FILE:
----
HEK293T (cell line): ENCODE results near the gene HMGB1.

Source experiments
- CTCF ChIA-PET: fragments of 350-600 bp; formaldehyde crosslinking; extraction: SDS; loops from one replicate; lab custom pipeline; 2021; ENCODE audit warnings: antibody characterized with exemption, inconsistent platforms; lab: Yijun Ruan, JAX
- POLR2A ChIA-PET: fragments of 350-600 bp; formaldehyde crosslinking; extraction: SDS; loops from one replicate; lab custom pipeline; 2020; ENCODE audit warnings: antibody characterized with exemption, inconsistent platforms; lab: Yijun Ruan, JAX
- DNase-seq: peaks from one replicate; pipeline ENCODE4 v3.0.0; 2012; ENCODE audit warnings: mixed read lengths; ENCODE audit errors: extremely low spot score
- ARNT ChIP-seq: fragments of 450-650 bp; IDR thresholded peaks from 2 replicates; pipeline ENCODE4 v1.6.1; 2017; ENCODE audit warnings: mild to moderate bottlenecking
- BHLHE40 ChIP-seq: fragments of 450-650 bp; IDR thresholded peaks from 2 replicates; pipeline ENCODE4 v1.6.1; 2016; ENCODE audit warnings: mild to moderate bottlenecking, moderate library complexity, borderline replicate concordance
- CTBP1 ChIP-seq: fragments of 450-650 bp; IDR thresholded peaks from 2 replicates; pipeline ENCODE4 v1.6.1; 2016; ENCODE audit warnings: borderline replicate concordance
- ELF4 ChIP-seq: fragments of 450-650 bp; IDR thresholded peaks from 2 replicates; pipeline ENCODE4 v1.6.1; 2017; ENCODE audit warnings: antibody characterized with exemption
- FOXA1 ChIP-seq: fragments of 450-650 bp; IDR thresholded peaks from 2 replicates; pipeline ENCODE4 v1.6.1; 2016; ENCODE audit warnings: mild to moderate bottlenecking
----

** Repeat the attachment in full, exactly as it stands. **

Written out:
HEK293T (cell line): ENCODE results near the gene HMGB1.

Source experiments
- CTCF ChIA-PET: fragments of 350-600 bp; formaldehyde crosslinking; extraction: SDS; loops from one replicate; lab custom pipeline; 2021; ENCODE audit warnings: antibody characterized with exemption, inconsistent platforms; lab: Yijun Ruan, JAX
- POLR2A ChIA-PET: fragments of 350-600 bp; formaldehyde crosslinking; extraction: SDS; loops from one replicate; lab custom pipeline; 2020; ENCODE audit warnings: antibody characterized with exemption, inconsistent platforms; lab: Yijun Ruan, JAX
- DNase-seq: peaks from one replicate; pipeline ENCODE4 v3.0.0; 2012; ENCODE audit warnings: mixed read lengths; ENCODE audit errors: extremely low spot score
- ARNT ChIP-seq: fragments of 450-650 bp; IDR thresholded peaks from 2 replicates; pipeline ENCODE4 v1.6.1; 2017; ENCODE audit warnings: mild to moderate bottlenecking
- BHLHE40 ChIP-seq: fragments of 450-650 bp; IDR thresholded peaks from 2 replicates; pipeline ENCODE4 v1.6.1; 2016; ENCODE audit warnings: mild to moderate bottlenecking, moderate library complexity, borderline replicate concordance
- CTBP1 ChIP-seq: fragments of 450-650 bp; IDR thresholded peaks from 2 replicates; pipeline ENCODE4 v1.6.1; 2016; ENCODE audit warnings: borderline replicate concordance
- ELF4 ChIP-seq: fragments of 450-650 bp; IDR thresholded peaks from 2 replicates; pipeline ENCODE4 v1.6.1; 2017; ENCODE audit warnings: antibody characterized with exemption
- FOXA1 ChIP-seq: fragments of 450-650 bp; IDR thresholded peaks from 2 replicates; pipeline ENCODE4 v1.6.1; 2016; ENCODE audit warnings: mild to moderate bottlenecking